HOME WORK The objective of the homework is to run the Rosetta protein structure prediction simulations and analyze the results.The idea is to get an understanding of how computational protein modeling works, looking at protein structures using a viewer (PyMol or Chimera or Rasmol) and making sense of the squiggles and wiggles. You'll also hopefully appreciate the computing power needed for biomolecular simulations. You'll pick one of the five test cases in the homework folder and run structure prediction calculations. The native structure of all the five test cases has already been solved. So, you can compare your output against the correct answer.
Description of the folder contents The homework/structure_prediction has seven subfolders: 1S12, 1TTZ, 1WHZ, 2HFQ, 2HJJ, database and executable The executable folder contains two executables one each for Mac and Linux. There is no executable for Windows machine. You have to run the calculations on a Mac or Linux terminal. The database folder has a ton of precomputed database files that Rosetta uses for the simulation. The remaining five folders are the test cases. You'll pick one for your homework (feel free to pick more than one). The name of the folder is the PDB (www.rcsb.org) code of the native structure.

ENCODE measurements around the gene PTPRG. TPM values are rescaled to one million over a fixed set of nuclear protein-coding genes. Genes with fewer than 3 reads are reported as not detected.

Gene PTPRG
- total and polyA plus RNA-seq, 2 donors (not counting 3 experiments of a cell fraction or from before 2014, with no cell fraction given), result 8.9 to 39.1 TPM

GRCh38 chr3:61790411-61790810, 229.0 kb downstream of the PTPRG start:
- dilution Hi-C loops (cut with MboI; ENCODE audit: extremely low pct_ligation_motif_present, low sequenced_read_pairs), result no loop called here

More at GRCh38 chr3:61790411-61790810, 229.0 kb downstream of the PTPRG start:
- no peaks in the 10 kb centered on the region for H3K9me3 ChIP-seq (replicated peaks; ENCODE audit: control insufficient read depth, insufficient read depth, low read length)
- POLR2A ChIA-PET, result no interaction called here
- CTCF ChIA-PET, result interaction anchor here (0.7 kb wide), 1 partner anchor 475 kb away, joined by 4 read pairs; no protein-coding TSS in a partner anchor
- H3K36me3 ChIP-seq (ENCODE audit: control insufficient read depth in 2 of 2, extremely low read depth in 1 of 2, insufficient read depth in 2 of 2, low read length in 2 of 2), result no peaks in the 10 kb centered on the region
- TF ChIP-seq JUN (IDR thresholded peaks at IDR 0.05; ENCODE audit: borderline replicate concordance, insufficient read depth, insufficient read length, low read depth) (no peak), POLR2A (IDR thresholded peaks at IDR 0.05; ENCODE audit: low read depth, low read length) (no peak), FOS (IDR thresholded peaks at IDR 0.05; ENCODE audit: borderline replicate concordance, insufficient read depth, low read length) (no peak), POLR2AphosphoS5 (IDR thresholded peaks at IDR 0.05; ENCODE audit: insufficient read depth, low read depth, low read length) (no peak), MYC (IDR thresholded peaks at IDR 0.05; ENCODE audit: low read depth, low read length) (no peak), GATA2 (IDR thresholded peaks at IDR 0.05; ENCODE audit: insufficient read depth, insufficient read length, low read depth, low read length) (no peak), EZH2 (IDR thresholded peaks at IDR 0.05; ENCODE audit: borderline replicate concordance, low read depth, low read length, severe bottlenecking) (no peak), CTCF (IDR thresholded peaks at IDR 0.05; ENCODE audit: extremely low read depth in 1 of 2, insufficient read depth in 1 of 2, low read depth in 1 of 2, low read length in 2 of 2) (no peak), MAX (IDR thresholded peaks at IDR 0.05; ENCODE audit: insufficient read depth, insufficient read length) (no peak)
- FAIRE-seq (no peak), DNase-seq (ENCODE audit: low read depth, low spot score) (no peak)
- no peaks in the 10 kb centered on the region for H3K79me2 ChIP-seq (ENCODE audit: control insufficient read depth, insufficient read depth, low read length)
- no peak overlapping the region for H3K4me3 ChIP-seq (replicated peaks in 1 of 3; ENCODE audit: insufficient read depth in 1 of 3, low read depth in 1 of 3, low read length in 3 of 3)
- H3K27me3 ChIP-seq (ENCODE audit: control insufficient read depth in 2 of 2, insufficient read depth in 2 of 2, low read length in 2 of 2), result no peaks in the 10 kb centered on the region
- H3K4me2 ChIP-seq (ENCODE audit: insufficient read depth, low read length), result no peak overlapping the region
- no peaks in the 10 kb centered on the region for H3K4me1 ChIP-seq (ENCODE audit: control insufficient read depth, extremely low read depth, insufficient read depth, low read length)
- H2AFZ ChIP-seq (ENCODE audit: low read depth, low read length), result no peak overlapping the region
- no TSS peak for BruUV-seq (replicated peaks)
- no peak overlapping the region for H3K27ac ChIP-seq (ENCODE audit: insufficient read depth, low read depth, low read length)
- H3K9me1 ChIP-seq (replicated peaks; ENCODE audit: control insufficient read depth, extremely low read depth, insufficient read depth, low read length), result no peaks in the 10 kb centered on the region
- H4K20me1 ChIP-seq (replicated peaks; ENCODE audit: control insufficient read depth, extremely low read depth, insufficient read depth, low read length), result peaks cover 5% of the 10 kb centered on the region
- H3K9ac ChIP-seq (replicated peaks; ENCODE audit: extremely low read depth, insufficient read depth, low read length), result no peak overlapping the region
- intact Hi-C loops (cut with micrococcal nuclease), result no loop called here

Contents of the test case folders (1S12,1TTZ, 1WHZ, 2HFQ, 2HJJ): In each folder you'll find six files. 'XXXX' corresponds to any one of the above PDB codes.
XXXX.200.3mers and XXXX.200.9mers: these are database of short fragments that Rosetta uses to assemble 3D structure customized for this protein.
XXXX.fasta: this is the protein sequence.
XXXX.pdb: this is the experimentally solved native structure.
XXXX.psipred.ss2: this contains the secondary structure propensity at every position.
abrelax_flags: instructions for the Rosetta code and paths to database.
The only file you may have to modify is abrelax_flags. You won't have to touch any of the other files.